Altoist-bass clarinetist Mikolaj Trzaska is one such artist. The recent double LP Riverloam Trio (NoBusiness NBLP 52/53) gives us a good listen to Mikolaj in a fine trio setting. Olie Brice on double bass and Mark Sanders on drums provide an excellent collaborative twosome for Trzaska’s reeds. They are free-wheeling and inventively varied, accomplished free improvisers.

    And Trzaska has stylistic originality. He has a soulful rasp a la Threadgill and the ability to weave interesting lines with excellent consistency. He can soar in the clouds or whisper with the wind.

    The double LP is a joy to hear. But keep in mind only 300 copies have been minted. So grab one now if you are inclined. It’s a great listen.

  2. “Riverloam” is such an evocative word. It makes me think of fungi on a riverbank, colorful mushrooms pushing up through black earth, tiny bright surrogates that hide the true extent of the knotted mycelium whose countless nerve-like connections stretch in all directions just below the surface. Maybe this is a decent metaphor for Riverloam Trio, too—and all improvised music—this idea that perhaps what we’re hearing is the dense, unseen mycelium, the untraceable web of connections that binds musicians on a stage or in a studio. Some vital thing that’s bigger and more deeply rooted than the bodies we see standing before us.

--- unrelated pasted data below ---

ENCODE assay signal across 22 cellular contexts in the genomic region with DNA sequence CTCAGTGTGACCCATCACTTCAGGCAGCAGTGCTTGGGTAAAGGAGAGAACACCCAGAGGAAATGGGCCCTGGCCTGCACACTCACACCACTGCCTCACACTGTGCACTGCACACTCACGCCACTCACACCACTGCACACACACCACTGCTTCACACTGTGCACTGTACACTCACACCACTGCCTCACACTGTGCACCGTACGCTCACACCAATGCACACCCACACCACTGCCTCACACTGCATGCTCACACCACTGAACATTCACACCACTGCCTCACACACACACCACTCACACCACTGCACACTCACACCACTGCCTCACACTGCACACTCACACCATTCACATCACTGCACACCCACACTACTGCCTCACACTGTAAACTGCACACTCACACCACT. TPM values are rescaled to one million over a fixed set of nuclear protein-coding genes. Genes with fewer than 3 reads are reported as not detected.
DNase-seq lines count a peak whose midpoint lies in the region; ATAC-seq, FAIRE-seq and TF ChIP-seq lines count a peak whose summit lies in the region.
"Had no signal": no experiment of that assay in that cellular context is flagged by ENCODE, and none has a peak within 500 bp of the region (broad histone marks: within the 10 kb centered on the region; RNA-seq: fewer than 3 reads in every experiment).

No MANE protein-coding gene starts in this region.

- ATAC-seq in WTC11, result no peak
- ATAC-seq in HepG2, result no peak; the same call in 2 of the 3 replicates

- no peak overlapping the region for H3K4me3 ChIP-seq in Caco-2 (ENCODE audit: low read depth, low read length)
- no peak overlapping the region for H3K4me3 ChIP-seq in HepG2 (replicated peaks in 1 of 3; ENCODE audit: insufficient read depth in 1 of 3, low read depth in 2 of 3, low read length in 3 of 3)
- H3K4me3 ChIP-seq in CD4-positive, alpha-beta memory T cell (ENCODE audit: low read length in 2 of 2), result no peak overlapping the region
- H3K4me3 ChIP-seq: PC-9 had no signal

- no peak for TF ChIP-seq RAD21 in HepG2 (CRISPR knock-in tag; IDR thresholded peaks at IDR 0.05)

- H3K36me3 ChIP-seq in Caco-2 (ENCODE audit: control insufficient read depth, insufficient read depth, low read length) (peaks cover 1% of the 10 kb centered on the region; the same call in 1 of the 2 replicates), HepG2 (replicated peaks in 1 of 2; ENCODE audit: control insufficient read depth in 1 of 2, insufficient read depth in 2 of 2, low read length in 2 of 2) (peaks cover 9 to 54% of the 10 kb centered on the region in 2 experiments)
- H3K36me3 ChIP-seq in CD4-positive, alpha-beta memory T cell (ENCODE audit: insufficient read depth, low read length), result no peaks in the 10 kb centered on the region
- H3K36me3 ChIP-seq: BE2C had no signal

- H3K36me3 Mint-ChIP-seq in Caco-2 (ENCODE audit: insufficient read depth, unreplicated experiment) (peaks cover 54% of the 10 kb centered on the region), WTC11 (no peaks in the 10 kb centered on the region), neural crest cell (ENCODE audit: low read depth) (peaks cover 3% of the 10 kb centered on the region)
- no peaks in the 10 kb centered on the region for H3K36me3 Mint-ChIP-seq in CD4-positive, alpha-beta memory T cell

Plus, there’s Mikołaj Trzaska’s rough-hewn, earthy tones. Trzaskahas been an important voice in the modern Polish scene since the early 90s. In recent years, he’s branched out significantly, playing with a number of international musicians and releasing improvised music on his label, Kilogram Records. Here he teams up with two Londoners: bassist Olie Brice and the ubiquitous drummer Mark Sanders. Riverloam Trio features five long improvisations that stretch across two LPs. Trzaska trades off between his woozy alto wail and some quieter, brooding bass clarinet work, clearly inspired by his rhythm section.

    And inspiring it is. Sanders can make anyone sound good, and Brice plays in an almost vertical manner, seemingly building his ideas upward rather than simply laying them out. There’s a wonderful logic to his lines, even in heated exchanges. “Ostrich Season” gives him a central role, his bass thundering through the low simmer of Trzaska’s clarinet. There’s a clear rapport among the trio, and Trzaska and Brice in particular aren’t afraid to circle back on an idea if it seems there’s something more to be extracted.

    Riverloam Trio is one of those great albums that feels like it was made for vinyl. The playing keeps pace with the best of the modern crowd, but there’s something aching in Trzaska’s vibrato—even from the first moments of “Riverloam”—that hearkens to the early days of this music, that almost necessitates the physicality of handling a record, the ritual of flipping wax and setting needles. A time when maybe we were a little more emotionally connected to music, because the act of listening was a bit more purposeful than overloaded iPods and hard drives allow.

    As can be said of many NoBusiness releases, Riverloam Trio is worth the investment. It’s the fire music of our time—maybe now more like glowing embers, but still remembering something of the flames that gave rise to them.